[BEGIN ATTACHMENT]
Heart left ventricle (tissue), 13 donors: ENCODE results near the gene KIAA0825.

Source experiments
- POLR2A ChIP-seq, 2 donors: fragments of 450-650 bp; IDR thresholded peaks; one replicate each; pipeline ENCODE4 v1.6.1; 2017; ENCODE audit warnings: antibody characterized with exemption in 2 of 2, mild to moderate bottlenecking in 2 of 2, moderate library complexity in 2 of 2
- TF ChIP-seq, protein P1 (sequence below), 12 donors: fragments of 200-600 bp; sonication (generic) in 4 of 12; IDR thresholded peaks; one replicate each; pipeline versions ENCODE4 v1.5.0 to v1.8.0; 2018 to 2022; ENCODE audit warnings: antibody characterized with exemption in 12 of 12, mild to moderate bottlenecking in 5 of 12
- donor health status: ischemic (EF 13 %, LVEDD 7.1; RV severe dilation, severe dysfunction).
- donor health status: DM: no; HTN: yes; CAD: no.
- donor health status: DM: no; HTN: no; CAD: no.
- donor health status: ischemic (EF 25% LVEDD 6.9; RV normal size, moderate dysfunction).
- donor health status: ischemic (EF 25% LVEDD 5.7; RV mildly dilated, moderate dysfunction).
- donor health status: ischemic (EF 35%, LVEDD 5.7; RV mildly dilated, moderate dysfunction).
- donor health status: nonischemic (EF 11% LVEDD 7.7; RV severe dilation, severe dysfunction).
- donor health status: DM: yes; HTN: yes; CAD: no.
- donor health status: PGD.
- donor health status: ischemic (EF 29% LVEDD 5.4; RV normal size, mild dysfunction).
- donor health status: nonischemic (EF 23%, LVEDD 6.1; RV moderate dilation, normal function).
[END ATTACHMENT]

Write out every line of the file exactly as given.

Heart left ventricle (tissue), 13 donors: ENCODE results near the gene KIAA0825.

Source experiments
- POLR2A ChIP-seq, 2 donors: fragments of 450-650 bp; IDR thresholded peaks; one replicate each; pipeline ENCODE4 v1.6.1; 2017; ENCODE audit warnings: antibody characterized with exemption in 2 of 2, mild to moderate bottlenecking in 2 of 2, moderate library complexity in 2 of 2
- TF ChIP-seq, protein P1 (sequence below), 12 donors: fragments of 200-600 bp; sonication (generic) in 4 of 12; IDR thresholded peaks; one replicate each; pipeline versions ENCODE4 v1.5.0 to v1.8.0; 2018 to 2022; ENCODE audit warnings: antibody characterized with exemption in 12 of 12, mild to moderate bottlenecking in 5 of 12
- donor health status: ischemic (EF 13 %, LVEDD 7.1; RV severe dilation, severe dysfunction).
- donor health status: DM: no; HTN: yes; CAD: no.
- donor health status: DM: no; HTN: no; CAD: no.
- donor health status: ischemic (EF 25% LVEDD 6.9; RV normal size, moderate dysfunction).
- donor health status: ischemic (EF 25% LVEDD 5.7; RV mildly dilated, moderate dysfunction).
- donor health status: ischemic (EF 35%, LVEDD 5.7; RV mildly dilated, moderate dysfunction).
- donor health status: nonischemic (EF 11% LVEDD 7.7; RV severe dilation, severe dysfunction).
- donor health status: DM: yes; HTN: yes; CAD: no.
- donor health status: PGD.
- donor health status: ischemic (EF 29% LVEDD 5.4; RV normal size, mild dysfunction).
- donor health status: nonischemic (EF 23%, LVEDD 6.1; RV moderate dilation, normal function).